Designer, Oddfellows | 5 Years Experience
Mariah Barnaby-Norris is illustrator and designer based in Portland, Oregon but from Canada originally with a bit of Australia mixed in there too. Mariah loves creating wonky worlds filled with imperfect things, and making up approachable characters that are far more confident and fashion forward than herself. She likes to see what she can fit together or build off of as she moves through a project. Mariah is currently working at the lovely studio, Oddfellows as a designer and drawer of things.
At what point did you learn about design and what drew you to it?
I always wish I had a cooler answer for this, but the truth is I had no idea what design or illustration even were on a technical level… even though I was always surrounded by it and inspired by it.
I grew up in small towns where art and design weren’t really huge topics of discussion. I was always drawing as a kid and was drawn to colourful wacky things (mostly weird princesses and animals with large heads and shoes).
My dad is a very talented artist, so I was influenced by him for sure; he would draw these fantastical, very detailed pencil sketched scenes with castles and mushrooms and fairies. Blew my mind.
I kind of just fell into the design world in University— I was majoring in Art & Design because I knew I loved drawing, so I figured something would spark my interest there… but I had no clue what I was doing.
I was taking philosophy classes, drawing classes, and Italian classes(?!). I had a vague idea of the Bachelor of Design program and had walked past the magical Visual Communication doors plenty of times (sometimes peering through to see what the cOoOol design kids were up to).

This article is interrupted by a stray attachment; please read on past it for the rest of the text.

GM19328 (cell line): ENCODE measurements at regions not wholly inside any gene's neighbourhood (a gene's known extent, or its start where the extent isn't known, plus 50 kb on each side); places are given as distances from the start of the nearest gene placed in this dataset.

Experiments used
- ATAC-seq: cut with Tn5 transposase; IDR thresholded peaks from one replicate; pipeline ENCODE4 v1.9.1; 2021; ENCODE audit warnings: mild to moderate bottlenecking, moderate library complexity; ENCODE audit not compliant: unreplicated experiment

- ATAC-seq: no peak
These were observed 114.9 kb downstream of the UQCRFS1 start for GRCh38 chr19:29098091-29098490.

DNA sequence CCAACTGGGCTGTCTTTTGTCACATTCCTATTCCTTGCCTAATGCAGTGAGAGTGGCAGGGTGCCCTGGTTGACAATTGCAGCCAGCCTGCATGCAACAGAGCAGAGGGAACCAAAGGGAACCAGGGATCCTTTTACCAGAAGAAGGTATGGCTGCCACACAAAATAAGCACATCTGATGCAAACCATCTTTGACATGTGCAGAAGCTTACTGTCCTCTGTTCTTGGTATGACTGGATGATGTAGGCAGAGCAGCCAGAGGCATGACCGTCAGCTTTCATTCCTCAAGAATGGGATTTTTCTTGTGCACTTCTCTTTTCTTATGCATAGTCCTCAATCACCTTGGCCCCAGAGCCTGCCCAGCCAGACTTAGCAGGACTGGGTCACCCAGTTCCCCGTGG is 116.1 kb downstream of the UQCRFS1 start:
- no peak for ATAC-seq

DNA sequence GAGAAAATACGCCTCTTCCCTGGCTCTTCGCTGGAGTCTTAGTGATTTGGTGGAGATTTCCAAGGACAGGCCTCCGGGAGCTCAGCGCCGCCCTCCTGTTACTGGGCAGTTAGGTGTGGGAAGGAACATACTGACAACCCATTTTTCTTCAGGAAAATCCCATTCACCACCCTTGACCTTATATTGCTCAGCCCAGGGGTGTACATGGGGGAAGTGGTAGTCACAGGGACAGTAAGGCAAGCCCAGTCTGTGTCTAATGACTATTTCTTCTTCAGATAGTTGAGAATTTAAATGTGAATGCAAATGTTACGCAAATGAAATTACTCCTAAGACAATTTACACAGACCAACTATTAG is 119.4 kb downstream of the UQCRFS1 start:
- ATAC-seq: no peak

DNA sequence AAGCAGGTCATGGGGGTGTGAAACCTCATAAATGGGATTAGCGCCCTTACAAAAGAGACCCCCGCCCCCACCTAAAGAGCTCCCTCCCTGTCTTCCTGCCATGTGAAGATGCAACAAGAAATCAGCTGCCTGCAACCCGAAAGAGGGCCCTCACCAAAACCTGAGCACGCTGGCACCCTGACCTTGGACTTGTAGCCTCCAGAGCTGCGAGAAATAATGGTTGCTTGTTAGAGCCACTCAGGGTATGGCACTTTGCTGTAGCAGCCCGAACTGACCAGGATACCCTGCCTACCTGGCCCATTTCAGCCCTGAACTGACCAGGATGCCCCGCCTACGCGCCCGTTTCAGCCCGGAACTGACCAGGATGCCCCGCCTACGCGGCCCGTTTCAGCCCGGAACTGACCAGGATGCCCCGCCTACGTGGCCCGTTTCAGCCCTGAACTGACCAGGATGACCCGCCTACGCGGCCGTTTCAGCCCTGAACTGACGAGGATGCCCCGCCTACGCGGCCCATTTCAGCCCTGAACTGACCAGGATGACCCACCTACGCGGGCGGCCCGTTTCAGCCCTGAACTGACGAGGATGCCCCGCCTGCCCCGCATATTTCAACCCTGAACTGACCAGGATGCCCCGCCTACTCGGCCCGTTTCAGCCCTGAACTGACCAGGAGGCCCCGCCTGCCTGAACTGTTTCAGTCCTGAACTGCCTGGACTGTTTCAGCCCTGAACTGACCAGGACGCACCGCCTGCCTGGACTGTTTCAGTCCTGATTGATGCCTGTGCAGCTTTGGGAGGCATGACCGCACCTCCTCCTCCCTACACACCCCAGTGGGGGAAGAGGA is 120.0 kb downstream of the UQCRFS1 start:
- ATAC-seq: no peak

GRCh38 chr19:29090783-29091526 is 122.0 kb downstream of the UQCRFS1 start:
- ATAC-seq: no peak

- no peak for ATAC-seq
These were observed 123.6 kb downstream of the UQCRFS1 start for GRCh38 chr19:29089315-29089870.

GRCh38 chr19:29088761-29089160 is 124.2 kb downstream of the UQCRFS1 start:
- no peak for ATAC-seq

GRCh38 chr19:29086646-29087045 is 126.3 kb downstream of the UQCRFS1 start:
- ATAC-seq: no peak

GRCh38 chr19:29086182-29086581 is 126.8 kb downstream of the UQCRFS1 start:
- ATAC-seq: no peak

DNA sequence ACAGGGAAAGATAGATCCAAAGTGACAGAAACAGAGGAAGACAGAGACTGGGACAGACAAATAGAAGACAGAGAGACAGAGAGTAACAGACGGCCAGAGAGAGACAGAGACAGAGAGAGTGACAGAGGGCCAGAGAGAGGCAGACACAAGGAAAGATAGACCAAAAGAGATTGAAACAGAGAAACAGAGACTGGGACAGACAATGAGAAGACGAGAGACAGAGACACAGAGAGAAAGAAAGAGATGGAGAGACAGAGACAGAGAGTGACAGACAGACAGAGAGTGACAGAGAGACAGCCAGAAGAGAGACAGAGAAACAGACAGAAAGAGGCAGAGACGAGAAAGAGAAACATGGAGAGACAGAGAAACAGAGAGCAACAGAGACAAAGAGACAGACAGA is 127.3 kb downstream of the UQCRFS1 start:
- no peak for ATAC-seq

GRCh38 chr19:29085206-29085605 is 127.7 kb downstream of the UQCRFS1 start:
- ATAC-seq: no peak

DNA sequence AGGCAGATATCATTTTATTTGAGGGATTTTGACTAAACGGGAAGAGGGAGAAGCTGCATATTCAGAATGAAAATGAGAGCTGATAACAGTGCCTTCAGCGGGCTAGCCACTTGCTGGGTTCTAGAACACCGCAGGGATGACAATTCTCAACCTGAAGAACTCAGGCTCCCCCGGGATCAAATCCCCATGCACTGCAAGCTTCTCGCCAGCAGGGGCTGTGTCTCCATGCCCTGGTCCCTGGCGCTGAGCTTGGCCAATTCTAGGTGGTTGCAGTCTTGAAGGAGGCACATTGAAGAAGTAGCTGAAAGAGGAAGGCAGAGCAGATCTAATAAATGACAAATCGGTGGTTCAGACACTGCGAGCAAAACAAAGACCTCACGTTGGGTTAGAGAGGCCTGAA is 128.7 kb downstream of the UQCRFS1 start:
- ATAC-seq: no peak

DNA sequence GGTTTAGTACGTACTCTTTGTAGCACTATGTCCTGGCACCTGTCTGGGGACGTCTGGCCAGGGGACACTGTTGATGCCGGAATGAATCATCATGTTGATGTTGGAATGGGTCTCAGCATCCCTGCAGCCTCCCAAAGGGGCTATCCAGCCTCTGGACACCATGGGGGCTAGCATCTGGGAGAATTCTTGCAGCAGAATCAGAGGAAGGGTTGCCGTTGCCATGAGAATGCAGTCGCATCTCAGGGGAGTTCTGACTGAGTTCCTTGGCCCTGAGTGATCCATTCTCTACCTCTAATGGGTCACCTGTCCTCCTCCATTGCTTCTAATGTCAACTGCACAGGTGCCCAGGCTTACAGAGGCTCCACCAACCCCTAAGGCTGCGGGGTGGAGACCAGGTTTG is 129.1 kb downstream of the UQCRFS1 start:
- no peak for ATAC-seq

After talking to my now-bestie, Erin Nagy (who was headed into that program and seemed to know what she was doing), I decided to try and get into it as well. I was rejected the first time I applied, but I gave it another go and finally made it through the magical doors. THANKS, ERIN.
Describe the first office where you worked as a designer.
Not to be dramatic, but I think I had the best first office -slash-first design job that a wee fresh designer could ask for.
I worked for Kobot, a digital design agency in Edmonton, Alberta, Canada. At the time they shared a beautiful studio space with Curio Studio (a branding/illustration agency and the studio that gave me my first internship). I felt so welcomed into that first job, which was until then also an all-male team (thank you Bryan, Stefan, and Birtles)!
The team at Kobot helped me grow as a designer in so many ways: They pushed me out of my comfort zone, took chances on me, listened to and appreciated my contributions to projects, and ultimately opened the door to my illustration career by letting me sneak illustration into our projects wherever I could.
The culture at that studio really set the bar high for my future jobs. We would all take lunch together, go for walks, watch far too much Star Trek and drink far too much coffee, but above all, Kobot encouraged a healthy work/life balance, and I am so glad I learned the value of that as a young designer.
Being in a space with Curio and watching them work was also super inspiring and opened my eyes more to the world of illustration—Amanda, Graham and Rachel are some of the most talented people I know, and I feel lucky to have been able to peek over at their screens whenever I could.